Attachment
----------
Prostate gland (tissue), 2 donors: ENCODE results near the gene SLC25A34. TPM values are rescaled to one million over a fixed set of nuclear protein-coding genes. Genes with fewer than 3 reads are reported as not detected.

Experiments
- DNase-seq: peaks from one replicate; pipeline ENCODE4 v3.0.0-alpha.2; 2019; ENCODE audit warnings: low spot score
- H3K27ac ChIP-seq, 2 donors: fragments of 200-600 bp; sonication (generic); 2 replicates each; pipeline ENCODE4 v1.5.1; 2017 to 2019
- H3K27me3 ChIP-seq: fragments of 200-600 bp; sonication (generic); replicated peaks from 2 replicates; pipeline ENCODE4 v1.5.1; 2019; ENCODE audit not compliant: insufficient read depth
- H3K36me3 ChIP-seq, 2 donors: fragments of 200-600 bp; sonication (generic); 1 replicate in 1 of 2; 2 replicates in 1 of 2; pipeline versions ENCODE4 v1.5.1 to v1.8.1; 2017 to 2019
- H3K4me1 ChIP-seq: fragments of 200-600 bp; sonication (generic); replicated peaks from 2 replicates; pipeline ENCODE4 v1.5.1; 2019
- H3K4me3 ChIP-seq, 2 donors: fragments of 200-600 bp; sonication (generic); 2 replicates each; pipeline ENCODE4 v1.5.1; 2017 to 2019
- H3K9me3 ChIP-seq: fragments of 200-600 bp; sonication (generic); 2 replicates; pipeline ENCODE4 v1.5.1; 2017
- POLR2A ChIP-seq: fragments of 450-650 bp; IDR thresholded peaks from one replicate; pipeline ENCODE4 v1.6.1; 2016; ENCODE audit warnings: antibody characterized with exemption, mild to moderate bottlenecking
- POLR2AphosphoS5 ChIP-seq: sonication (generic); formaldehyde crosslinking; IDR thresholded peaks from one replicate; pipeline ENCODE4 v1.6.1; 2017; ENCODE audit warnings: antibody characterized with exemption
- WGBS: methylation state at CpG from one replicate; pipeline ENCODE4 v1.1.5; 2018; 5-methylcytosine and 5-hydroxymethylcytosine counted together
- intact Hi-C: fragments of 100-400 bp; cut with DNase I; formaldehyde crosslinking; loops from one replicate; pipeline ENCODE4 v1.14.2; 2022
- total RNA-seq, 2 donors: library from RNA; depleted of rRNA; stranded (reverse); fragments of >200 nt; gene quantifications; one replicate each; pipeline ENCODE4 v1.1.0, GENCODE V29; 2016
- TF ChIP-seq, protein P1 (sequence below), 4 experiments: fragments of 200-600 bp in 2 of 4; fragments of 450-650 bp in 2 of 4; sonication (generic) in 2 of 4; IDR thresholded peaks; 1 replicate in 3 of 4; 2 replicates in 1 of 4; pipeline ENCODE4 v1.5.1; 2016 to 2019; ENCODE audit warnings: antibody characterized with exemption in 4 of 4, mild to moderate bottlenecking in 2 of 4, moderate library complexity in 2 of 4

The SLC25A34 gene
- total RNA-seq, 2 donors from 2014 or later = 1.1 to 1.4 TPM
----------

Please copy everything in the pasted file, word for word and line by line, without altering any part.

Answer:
Prostate gland (tissue), 2 donors: ENCODE results near the gene SLC25A34. TPM values are rescaled to one million over a fixed set of nuclear protein-coding genes. Genes with fewer than 3 reads are reported as not detected.

Experiments
- DNase-seq: peaks from one replicate; pipeline ENCODE4 v3.0.0-alpha.2; 2019; ENCODE audit warnings: low spot score
- H3K27ac ChIP-seq, 2 donors: fragments of 200-600 bp; sonication (generic); 2 replicates each; pipeline ENCODE4 v1.5.1; 2017 to 2019
- H3K27me3 ChIP-seq: fragments of 200-600 bp; sonication (generic); replicated peaks from 2 replicates; pipeline ENCODE4 v1.5.1; 2019; ENCODE audit not compliant: insufficient read depth
- H3K36me3 ChIP-seq, 2 donors: fragments of 200-600 bp; sonication (generic); 1 replicate in 1 of 2; 2 replicates in 1 of 2; pipeline versions ENCODE4 v1.5.1 to v1.8.1; 2017 to 2019
- H3K4me1 ChIP-seq: fragments of 200-600 bp; sonication (generic); replicated peaks from 2 replicates; pipeline ENCODE4 v1.5.1; 2019
- H3K4me3 ChIP-seq, 2 donors: fragments of 200-600 bp; sonication (generic); 2 replicates each; pipeline ENCODE4 v1.5.1; 2017 to 2019
- H3K9me3 ChIP-seq: fragments of 200-600 bp; sonication (generic); 2 replicates; pipeline ENCODE4 v1.5.1; 2017
- POLR2A ChIP-seq: fragments of 450-650 bp; IDR thresholded peaks from one replicate; pipeline ENCODE4 v1.6.1; 2016; ENCODE audit warnings: antibody characterized with exemption, mild to moderate bottlenecking
- POLR2AphosphoS5 ChIP-seq: sonication (generic); formaldehyde crosslinking; IDR thresholded peaks from one replicate; pipeline ENCODE4 v1.6.1; 2017; ENCODE audit warnings: antibody characterized with exemption
- WGBS: methylation state at CpG from one replicate; pipeline ENCODE4 v1.1.5; 2018; 5-methylcytosine and 5-hydroxymethylcytosine counted together
- intact Hi-C: fragments of 100-400 bp; cut with DNase I; formaldehyde crosslinking; loops from one replicate; pipeline ENCODE4 v1.14.2; 2022
- total RNA-seq, 2 donors: library from RNA; depleted of rRNA; stranded (reverse); fragments of >200 nt; gene quantifications; one replicate each; pipeline ENCODE4 v1.1.0, GENCODE V29; 2016
- TF ChIP-seq, protein P1 (sequence below), 4 experiments: fragments of 200-600 bp in 2 of 4; fragments of 450-650 bp in 2 of 4; sonication (generic) in 2 of 4; IDR thresholded peaks; 1 replicate in 3 of 4; 2 replicates in 1 of 4; pipeline ENCODE4 v1.5.1; 2016 to 2019; ENCODE audit warnings: antibody characterized with exemption in 4 of 4, mild to moderate bottlenecking in 2 of 4, moderate library complexity in 2 of 4

The SLC25A34 gene
- total RNA-seq, 2 donors from 2014 or later = 1.1 to 1.4 TPM